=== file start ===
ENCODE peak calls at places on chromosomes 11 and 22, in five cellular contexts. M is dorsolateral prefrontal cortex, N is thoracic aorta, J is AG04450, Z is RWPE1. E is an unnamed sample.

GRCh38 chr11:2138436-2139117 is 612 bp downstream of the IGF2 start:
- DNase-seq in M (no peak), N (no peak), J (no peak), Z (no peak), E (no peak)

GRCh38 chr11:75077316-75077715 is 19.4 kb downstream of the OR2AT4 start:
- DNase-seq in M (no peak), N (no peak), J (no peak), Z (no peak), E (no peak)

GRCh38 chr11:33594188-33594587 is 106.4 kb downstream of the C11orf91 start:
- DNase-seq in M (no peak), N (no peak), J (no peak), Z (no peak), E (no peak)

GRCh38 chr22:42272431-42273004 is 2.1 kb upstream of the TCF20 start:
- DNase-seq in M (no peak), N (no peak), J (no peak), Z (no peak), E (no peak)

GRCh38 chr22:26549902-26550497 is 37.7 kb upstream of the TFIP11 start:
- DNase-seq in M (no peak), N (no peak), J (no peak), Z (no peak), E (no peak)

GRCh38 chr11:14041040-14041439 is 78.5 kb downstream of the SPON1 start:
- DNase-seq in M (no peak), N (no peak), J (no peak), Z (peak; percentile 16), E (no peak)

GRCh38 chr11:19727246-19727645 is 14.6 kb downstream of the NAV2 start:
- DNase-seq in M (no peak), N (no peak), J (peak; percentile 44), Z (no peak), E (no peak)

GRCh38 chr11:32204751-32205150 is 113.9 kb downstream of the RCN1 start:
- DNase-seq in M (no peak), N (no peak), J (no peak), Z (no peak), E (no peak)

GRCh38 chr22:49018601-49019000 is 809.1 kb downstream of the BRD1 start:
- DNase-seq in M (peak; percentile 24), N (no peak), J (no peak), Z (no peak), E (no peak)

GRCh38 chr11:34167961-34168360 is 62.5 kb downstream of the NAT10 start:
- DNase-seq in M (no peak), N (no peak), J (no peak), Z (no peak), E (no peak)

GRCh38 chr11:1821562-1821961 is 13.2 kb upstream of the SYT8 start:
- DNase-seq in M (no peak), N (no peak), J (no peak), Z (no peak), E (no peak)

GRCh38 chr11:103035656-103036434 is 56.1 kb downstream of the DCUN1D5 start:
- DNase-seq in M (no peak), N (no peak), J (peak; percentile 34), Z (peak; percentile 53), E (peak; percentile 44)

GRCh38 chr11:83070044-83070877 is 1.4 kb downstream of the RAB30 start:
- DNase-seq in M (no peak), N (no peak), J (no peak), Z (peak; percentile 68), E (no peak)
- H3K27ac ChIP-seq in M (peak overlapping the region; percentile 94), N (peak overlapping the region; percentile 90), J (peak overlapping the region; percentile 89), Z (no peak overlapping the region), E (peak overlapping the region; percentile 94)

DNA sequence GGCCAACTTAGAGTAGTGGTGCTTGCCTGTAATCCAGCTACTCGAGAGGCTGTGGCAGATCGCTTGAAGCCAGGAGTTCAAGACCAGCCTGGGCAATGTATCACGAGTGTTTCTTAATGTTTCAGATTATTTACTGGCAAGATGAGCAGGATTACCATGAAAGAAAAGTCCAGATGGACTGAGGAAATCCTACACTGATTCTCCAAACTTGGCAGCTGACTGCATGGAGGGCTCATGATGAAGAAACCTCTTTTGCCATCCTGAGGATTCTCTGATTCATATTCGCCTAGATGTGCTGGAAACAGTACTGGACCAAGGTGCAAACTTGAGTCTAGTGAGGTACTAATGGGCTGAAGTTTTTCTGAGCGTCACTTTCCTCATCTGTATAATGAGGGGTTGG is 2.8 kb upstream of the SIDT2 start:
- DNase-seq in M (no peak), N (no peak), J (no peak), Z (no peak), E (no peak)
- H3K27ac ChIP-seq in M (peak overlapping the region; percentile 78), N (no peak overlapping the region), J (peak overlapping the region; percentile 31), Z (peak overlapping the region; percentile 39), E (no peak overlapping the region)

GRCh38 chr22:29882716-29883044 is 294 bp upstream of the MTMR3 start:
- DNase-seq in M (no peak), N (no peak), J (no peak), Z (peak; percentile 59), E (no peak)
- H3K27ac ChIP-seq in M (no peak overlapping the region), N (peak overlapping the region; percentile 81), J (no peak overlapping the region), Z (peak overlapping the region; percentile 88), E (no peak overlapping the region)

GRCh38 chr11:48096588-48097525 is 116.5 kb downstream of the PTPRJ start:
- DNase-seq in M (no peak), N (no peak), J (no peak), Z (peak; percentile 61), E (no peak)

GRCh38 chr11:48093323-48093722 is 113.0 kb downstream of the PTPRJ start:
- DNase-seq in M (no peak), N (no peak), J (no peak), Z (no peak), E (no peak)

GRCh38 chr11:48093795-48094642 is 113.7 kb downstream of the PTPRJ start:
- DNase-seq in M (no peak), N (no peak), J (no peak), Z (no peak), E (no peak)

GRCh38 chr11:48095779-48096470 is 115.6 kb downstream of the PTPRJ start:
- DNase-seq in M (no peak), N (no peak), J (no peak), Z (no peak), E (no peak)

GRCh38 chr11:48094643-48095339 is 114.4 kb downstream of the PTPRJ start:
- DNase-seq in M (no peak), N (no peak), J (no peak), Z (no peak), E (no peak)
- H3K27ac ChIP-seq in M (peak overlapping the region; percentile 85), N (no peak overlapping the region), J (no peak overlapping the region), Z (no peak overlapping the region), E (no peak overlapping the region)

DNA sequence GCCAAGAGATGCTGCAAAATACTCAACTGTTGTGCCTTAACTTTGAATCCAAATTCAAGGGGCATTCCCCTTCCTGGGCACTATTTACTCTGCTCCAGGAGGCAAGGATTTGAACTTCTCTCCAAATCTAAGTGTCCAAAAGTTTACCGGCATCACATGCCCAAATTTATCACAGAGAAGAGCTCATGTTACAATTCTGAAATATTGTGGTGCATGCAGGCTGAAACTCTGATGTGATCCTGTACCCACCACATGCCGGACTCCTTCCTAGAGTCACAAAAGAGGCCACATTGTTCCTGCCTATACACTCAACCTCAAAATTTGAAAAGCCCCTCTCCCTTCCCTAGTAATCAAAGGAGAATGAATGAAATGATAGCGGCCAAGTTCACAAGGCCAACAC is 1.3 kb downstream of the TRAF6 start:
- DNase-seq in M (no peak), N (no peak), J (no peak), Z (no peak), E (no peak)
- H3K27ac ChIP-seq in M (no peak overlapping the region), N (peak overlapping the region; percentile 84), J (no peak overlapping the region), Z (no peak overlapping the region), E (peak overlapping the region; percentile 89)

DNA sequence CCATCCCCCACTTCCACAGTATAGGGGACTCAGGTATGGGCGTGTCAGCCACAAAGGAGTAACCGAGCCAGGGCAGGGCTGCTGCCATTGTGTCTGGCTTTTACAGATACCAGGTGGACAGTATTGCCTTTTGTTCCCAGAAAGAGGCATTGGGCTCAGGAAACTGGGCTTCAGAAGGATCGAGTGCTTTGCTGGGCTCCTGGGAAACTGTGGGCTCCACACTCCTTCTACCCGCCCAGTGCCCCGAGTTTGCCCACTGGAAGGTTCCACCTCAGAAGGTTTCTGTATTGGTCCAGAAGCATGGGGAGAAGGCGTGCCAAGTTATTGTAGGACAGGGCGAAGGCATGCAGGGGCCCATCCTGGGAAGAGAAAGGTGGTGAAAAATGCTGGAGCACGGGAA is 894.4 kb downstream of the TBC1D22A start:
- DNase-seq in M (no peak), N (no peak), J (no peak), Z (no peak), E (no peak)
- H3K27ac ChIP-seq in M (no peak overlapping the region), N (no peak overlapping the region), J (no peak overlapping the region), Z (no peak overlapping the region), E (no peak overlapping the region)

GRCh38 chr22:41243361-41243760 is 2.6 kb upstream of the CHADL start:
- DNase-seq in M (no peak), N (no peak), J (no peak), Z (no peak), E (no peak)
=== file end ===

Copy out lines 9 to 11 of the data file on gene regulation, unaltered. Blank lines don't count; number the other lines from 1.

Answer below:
- DNase-seq in M (no peak), N (no peak), J (no peak), Z (no peak), E (no peak)

GRCh38 chr22:26549902-26550497 is 37.7 kb upstream of the TFIP11 start:
- DNase-seq in M (no peak), N (no peak), J (no peak), Z (no peak), E (no peak)